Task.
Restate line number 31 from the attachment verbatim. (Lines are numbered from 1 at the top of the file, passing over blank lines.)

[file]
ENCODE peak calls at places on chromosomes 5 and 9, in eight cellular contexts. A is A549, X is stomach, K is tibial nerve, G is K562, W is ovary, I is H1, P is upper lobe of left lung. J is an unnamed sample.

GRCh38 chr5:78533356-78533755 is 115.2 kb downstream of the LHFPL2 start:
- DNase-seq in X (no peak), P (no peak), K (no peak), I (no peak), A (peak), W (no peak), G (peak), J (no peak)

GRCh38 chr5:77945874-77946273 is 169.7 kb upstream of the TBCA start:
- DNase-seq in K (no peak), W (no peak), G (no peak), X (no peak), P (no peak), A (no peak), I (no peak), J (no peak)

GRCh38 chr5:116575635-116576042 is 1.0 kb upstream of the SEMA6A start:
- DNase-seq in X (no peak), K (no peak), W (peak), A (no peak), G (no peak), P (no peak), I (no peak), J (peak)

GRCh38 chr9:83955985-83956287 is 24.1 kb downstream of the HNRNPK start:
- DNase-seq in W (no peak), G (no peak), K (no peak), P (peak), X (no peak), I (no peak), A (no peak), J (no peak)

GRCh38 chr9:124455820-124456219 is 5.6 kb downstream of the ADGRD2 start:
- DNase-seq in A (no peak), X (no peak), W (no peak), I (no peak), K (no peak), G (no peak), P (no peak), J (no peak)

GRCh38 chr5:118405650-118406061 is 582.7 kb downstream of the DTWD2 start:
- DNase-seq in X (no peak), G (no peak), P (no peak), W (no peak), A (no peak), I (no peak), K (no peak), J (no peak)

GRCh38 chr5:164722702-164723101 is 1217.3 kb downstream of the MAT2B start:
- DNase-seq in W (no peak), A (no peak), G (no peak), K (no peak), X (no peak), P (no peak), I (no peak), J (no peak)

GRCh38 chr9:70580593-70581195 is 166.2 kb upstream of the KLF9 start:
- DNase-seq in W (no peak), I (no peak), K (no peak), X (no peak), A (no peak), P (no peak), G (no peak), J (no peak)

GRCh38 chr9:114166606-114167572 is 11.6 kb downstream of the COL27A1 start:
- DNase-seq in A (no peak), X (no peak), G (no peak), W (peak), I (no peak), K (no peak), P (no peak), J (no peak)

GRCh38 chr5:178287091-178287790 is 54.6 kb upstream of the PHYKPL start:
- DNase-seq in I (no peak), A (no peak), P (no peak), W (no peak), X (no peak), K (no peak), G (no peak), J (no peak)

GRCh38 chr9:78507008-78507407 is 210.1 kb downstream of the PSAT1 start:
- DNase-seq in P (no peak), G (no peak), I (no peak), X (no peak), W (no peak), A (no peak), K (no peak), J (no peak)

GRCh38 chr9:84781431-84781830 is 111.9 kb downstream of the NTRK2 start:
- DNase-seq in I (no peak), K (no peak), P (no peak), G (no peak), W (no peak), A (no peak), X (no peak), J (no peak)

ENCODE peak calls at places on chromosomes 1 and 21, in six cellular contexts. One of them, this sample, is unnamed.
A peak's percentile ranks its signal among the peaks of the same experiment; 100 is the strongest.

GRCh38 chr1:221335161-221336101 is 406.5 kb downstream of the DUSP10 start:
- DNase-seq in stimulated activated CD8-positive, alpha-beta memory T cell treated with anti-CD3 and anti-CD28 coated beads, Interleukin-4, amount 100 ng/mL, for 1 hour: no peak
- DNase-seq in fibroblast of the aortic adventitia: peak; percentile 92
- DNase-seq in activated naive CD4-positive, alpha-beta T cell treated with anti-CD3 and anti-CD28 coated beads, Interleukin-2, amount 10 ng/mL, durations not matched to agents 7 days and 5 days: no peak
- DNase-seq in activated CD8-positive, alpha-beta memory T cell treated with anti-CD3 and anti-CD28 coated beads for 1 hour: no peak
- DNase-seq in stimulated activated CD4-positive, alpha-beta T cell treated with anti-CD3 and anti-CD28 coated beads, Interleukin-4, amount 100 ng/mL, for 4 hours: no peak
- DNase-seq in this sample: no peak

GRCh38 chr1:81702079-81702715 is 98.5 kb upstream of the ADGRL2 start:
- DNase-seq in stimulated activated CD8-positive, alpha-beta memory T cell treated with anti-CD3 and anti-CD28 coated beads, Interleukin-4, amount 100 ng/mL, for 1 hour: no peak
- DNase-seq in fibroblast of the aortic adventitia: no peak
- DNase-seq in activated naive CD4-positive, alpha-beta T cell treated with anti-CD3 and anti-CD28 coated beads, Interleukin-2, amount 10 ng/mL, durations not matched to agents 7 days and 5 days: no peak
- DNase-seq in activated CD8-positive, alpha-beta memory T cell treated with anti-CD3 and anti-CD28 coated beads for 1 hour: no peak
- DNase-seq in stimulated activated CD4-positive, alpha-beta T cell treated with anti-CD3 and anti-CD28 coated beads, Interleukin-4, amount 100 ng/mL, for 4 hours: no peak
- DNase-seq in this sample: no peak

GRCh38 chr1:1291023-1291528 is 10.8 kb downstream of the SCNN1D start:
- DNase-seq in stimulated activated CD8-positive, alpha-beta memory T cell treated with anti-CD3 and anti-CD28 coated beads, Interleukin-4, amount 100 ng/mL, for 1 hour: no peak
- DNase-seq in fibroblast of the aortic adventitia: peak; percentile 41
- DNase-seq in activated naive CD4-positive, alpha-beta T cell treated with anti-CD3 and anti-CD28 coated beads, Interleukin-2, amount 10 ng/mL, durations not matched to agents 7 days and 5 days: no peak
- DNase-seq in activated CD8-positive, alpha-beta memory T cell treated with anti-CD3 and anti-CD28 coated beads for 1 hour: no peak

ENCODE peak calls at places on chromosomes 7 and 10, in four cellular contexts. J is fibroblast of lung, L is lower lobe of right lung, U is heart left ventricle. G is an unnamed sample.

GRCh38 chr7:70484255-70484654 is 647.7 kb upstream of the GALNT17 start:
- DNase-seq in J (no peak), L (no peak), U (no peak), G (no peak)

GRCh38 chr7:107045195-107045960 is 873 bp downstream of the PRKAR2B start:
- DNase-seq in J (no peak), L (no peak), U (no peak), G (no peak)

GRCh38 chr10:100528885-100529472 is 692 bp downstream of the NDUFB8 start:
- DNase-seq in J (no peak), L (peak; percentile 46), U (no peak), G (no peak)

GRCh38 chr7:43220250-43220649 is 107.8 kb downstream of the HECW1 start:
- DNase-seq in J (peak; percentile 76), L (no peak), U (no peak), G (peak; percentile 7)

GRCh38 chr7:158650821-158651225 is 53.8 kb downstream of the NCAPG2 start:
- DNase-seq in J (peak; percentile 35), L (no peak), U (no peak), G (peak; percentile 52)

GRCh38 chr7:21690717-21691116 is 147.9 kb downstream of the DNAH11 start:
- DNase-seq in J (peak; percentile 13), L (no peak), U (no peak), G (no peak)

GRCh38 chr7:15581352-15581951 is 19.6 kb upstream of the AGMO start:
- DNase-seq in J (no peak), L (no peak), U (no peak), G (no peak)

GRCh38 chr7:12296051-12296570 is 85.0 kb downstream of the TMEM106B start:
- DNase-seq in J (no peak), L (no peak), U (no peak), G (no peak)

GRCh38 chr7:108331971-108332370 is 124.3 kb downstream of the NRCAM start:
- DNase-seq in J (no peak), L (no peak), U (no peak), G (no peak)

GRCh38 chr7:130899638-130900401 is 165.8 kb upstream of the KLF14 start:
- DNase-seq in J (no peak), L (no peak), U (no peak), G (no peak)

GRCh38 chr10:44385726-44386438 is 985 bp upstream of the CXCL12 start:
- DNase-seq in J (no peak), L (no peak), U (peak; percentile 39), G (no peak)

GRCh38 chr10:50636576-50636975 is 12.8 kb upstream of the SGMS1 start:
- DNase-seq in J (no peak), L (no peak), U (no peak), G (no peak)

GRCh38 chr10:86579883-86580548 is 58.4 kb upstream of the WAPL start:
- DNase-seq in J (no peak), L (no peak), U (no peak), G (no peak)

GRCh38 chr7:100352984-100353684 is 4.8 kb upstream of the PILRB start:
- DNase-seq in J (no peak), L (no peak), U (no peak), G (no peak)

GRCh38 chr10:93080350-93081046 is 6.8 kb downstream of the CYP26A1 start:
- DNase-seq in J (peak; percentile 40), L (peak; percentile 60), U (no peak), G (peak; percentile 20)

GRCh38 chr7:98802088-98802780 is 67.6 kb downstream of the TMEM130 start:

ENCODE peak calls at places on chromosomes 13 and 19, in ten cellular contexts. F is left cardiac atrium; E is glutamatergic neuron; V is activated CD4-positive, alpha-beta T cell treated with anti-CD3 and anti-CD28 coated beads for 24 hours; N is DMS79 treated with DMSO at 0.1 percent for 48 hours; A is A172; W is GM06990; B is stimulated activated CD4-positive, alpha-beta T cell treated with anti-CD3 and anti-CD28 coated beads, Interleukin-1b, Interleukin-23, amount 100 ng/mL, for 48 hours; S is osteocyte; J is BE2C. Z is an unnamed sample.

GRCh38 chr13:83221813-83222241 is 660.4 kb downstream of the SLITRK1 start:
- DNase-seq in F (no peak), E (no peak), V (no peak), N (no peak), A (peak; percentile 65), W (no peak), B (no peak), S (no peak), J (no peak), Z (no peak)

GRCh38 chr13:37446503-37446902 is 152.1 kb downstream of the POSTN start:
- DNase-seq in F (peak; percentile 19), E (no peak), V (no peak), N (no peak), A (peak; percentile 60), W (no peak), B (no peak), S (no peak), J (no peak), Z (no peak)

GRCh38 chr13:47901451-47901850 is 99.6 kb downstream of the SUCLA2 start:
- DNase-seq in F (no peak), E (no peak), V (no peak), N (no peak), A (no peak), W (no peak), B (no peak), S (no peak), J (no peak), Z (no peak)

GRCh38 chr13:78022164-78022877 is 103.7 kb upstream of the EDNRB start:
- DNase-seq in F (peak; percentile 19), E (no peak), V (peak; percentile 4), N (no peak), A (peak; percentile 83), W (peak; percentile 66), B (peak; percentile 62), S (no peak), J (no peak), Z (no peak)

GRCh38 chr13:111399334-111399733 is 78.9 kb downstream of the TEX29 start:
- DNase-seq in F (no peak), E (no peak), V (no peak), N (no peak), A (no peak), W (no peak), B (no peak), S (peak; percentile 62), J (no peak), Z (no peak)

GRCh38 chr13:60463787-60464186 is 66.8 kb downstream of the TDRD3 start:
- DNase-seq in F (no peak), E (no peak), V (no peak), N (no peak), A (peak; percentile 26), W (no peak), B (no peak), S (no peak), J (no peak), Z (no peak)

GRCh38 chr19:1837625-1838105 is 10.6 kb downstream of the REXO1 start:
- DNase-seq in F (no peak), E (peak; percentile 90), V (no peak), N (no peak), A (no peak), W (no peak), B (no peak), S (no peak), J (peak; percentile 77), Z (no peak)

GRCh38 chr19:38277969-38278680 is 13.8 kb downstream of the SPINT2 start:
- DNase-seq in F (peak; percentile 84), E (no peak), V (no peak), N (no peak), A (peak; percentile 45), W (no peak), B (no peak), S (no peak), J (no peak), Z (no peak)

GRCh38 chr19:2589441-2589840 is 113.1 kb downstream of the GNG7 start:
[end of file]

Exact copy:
- DNase-seq in activated naive CD4-positive, alpha-beta T cell treated with anti-CD3 and anti-CD28 coated beads, Interleukin-2, amount 10 ng/mL, durations not matched to agents 7 days and 5 days: no peak